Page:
Liverpool fail to ignite again in Old Trafford stalemate

Manchester United forced to make three first-half substitutions due to injuries

Manchester United’s Paul Pogba tackles Liverpool’s James Milner during the Premier League match at Old Trafford. Photograph: Peter Powell/EPA

Manchester United 0 Liverpool 0

If Liverpool wished to signal serious intent of ending their 29-year wait to be champions they failed. This game in hand over Manchester City featured an under-par performance that will hearten Pep Guardiola’s men, though the draw does leave the Merseyside club leaders by a point with 11 matches left.

The draw suits Manchester United far better and given how Ole Gunnar Solskjær’s XI was upset by three injury-enforced substitutions, all before the interval, the result is a particular morale-booster.

The Norwegian may have overhyped United’s second-half display as “magnificent” but they certainly outplayed Liverpool then and though Jürgen Klopp played down his disappointment he will be concerned regarding how his team failed to fire.


The sight of Klopp appearing near-furious throughout – “animated” was his description – and choosing to take off his star turn Mohamed Salah with 12 minutes remaining summed up how Liverpool stuttered.

Solskjær made two changes from Monday’s FA Cup win at Chelsea. Sergio Romero returned to the bench and Nemanja Matic was out injured so in came David de Gea and Scott McTominay. Jesse Lingard’s recovery from a hamstring problem was advanced enough for him to start as a replacement but Anthony Martial was absent because of his groin injury.

Klopp also changed two from Tuesday’s Champions League draw with Bayern Munich; James Milner and Virgil van Dijk for Trent Alexander-Arnold and Naby Keïta.

James Milner of Liverpool battles for possession with Manchester United’s Luke Shaw. Photo: Clive Brunskill/Getty Images

In what would end as a dire, injury-blighted 45 minutes Liverpool rattled United instantly from kick-off. Ashley Young’s back-pass left De Gea short and in desperation the goalkeeper handled the ball. Michael Oliver gave the indirect free-kick outside the six-yard area. A short routine ended with a Milner pot-shot hitting the wall and United escaped.

Much of Liverpool’s possession was down to United errors. The latest meant Joël Matip received the ball and ran through the home side, causing Ander Herrera to shove him over inside the D, and United were relieved to see Salah spoon the free-kick over. Herrera’s act might have been the reason he was forced off on 20 minutes – the Spaniard replaced by Andreas Pereira.

Given Matic’s absence this meant United now had a third choice in midfield alongside the second-choice McTominay, Paul Pogba being the only automatic selection left on the field in that position.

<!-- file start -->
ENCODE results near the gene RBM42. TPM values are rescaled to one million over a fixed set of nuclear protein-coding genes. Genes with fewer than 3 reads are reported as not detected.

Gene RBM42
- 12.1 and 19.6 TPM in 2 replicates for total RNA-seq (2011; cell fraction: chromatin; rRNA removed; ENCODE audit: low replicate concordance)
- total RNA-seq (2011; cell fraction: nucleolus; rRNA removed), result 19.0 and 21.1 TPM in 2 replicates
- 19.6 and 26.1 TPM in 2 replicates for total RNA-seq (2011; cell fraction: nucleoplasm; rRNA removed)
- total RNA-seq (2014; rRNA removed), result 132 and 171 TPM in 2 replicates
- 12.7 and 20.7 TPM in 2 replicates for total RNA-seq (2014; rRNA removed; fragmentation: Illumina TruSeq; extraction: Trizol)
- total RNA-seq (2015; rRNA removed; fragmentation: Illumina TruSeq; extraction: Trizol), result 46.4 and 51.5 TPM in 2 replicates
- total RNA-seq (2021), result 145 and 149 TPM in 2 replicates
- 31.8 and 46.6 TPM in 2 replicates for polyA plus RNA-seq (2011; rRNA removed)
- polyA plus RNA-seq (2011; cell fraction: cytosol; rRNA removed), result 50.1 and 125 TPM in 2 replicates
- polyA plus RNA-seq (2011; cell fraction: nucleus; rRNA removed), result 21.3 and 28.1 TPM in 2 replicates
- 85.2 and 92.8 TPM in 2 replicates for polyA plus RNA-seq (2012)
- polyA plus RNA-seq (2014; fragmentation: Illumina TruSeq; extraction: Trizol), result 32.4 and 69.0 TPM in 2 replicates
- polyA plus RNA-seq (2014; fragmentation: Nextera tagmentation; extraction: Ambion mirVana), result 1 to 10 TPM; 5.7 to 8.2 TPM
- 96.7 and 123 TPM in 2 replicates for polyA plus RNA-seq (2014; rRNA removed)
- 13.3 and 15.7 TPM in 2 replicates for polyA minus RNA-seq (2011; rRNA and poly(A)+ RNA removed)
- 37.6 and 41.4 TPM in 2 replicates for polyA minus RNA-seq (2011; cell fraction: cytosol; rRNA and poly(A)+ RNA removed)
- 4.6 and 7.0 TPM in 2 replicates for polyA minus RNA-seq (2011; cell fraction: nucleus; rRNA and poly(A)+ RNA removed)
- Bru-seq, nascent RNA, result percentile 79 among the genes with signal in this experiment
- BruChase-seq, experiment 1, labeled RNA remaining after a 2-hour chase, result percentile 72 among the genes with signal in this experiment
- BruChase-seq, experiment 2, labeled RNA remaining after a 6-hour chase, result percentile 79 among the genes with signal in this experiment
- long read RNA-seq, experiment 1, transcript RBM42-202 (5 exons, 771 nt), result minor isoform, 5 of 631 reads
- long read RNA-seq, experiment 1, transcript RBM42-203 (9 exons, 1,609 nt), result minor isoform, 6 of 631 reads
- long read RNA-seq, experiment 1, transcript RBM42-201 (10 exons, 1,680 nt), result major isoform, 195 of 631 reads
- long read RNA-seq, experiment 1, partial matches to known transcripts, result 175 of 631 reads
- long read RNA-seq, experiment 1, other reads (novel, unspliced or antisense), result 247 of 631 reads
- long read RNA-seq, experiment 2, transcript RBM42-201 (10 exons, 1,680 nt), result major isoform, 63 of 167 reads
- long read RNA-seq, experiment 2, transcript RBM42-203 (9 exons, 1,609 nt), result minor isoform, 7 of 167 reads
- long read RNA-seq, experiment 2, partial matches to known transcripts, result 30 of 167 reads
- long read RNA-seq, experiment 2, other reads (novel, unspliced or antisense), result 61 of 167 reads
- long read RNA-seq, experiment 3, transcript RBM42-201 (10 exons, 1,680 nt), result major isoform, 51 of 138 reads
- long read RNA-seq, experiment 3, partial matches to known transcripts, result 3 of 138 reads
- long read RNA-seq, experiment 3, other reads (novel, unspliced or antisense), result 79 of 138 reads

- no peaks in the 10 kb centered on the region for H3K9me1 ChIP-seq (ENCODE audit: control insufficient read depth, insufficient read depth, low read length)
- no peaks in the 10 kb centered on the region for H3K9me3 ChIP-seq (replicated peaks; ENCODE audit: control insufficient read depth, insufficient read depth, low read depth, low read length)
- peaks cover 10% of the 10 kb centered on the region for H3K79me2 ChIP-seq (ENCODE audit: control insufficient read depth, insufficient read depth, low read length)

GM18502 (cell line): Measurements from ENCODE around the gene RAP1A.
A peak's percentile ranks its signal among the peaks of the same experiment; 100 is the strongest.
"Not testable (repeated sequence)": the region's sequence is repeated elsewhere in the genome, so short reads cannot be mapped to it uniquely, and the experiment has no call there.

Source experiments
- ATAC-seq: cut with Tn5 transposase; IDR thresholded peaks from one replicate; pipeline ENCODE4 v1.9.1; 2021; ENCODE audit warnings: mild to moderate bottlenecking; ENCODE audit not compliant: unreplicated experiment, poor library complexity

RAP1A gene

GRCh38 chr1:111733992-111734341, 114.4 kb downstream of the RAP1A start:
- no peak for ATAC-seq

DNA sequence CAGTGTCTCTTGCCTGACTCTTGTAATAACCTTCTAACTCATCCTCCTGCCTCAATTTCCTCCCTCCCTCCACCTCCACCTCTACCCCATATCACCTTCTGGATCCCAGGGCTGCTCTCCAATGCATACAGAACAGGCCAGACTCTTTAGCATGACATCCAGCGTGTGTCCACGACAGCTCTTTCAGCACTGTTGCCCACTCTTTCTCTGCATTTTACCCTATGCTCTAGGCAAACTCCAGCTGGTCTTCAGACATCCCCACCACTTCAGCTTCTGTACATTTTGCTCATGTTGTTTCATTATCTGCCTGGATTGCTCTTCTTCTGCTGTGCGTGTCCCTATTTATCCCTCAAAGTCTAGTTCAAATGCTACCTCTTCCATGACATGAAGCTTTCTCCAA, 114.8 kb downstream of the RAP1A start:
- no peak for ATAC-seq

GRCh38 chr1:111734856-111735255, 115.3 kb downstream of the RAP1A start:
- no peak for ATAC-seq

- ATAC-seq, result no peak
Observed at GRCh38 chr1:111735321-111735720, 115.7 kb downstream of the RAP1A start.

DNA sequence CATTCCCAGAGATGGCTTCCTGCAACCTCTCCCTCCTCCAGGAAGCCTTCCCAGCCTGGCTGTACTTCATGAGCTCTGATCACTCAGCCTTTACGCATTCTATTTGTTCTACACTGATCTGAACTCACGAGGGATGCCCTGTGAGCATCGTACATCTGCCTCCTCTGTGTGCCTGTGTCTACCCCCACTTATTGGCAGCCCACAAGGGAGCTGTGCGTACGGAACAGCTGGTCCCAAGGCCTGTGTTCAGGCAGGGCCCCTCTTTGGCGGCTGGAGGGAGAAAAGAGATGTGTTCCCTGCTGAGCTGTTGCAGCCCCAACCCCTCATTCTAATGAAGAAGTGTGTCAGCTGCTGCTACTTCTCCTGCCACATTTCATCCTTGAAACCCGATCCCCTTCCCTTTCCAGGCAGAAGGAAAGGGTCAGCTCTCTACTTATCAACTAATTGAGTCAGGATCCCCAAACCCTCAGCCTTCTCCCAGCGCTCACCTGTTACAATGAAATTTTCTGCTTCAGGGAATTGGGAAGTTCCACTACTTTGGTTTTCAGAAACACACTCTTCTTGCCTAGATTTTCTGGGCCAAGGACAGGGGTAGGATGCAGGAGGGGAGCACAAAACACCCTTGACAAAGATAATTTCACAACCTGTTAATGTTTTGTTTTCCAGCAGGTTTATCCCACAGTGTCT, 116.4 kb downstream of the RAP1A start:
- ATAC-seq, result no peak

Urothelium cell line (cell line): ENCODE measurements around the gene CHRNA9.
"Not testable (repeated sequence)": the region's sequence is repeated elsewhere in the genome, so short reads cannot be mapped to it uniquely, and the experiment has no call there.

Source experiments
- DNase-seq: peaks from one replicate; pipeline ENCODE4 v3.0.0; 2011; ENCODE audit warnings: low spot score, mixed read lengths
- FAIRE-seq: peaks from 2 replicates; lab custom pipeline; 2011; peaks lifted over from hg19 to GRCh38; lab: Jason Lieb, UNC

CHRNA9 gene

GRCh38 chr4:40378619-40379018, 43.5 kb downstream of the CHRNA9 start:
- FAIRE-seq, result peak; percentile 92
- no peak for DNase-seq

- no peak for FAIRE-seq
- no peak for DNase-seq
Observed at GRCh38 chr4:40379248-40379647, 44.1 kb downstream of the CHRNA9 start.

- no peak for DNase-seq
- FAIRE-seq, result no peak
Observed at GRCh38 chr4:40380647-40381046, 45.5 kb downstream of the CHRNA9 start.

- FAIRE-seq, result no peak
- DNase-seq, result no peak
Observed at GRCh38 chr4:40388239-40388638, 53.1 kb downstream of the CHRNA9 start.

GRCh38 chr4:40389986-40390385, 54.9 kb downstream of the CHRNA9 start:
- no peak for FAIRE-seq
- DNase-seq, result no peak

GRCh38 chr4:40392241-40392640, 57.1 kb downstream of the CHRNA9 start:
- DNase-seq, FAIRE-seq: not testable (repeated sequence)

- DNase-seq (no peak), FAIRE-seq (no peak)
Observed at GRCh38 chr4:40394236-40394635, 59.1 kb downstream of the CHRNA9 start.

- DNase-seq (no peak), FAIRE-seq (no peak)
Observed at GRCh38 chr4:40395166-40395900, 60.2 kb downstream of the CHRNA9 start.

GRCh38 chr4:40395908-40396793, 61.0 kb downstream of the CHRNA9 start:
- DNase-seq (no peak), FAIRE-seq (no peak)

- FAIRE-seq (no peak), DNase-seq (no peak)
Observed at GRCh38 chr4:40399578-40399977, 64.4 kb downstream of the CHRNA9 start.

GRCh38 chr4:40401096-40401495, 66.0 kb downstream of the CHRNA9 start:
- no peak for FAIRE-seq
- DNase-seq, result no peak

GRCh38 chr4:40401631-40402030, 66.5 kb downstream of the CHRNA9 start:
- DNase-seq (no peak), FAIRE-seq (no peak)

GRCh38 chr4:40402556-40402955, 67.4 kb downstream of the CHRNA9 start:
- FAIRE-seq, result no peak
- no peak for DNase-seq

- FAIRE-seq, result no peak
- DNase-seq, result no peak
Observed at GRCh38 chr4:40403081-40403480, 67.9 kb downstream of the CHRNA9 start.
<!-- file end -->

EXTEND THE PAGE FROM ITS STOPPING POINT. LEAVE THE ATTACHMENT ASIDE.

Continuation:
Further injury problems occurred moments later when Juan Mata had to come off, though Lingard’s entrance meant United were arguably strengthened. All this disrupted any rhythm the contest had – a point Klopp used to explain his team’s performance.

And, there was more: on the half-hour Roberto Firmino became the match’s third substitution because of a sore ankle that brought Daniel Sturridge on. Sturridge’s first contribution was a 30-yard pea-roller though this was, at least, some form of attacking act; it would prove Liverpool’s sole attempt on target.

As the interval neared United moved up a gear, putting together the contest’s best move. Pereira intercepted in his half and found Romelu Lukaku. He played in Pogba down the left, who ran on before returning the ball to the Belgian. Lukaku paused, slid a clever pass to Lingard but, when the substitute tried to beat Alisson, the goalkeeper grabbed the ball.

Jordan Henderson reacts with Liverpool manager Jürgen Klopp after his substitution during the Premier League game against Manchester United at Old Trafford. Photograph: Peter Powell/EPA

This proved too much for Lingard, though. Having been spied clutching a hamstring earlier he became United’s third casualty. Solskjær stated all three were this same muscle problem and that he may have to assess why.

Lingard had lasted 16 minutes. Alexis Sánchez entered and when the Chilean turned inside from the left and hit an errant pass this was the first half in a microcosm.

The hope was for a higher quality second half but the start hardly augured well. Balls bounced off Sánchez – as they tend to do – and when United moved up-field via Luke Shaw and McTominay the move petered out. Young took two free-kicks, from the right and left, and first Pogba, then Sánchez, were offside.

Liverpool, finally, posed a serious question of United. Jordan Henderson broke along the right and aimed a cross at Sadio Mané but Pereira, not for the first time, blocked.

If the crowd were vocal the contest, too, had livened. When Young pinged a ball on to Marcus Rashford’s toes the young striker required a slicker touch than that which allowed Alisson to clean up.

United were in the ascendancy and Klopp in a perma-rage, unhappy at his side’s sluggishness. Pogba was next to threaten but slipped when crossing and Alisson, again, gratefully collected.

Liverpool, perhaps remembering this was their match in hand over City, did now pin United back. Henderson looked to play in Salah but Shaw stymied this with his head. Young did the same to a Milner ball and Georginio Wijnaldum’s cut inside was followed by a wild effort.

The first tactical substitution came on 71 minutes, Klopp replacing the disappointing Henderson with Xherdan Shaqiri. The German continued to be upset – taking aim at the Swiss for lax defending – while having the countenance of a man baffled at what he witnessed.

At the close Chris Smalling had a golden chance to convert Lukaku’s cross but there was no grandstand finish. – Guardian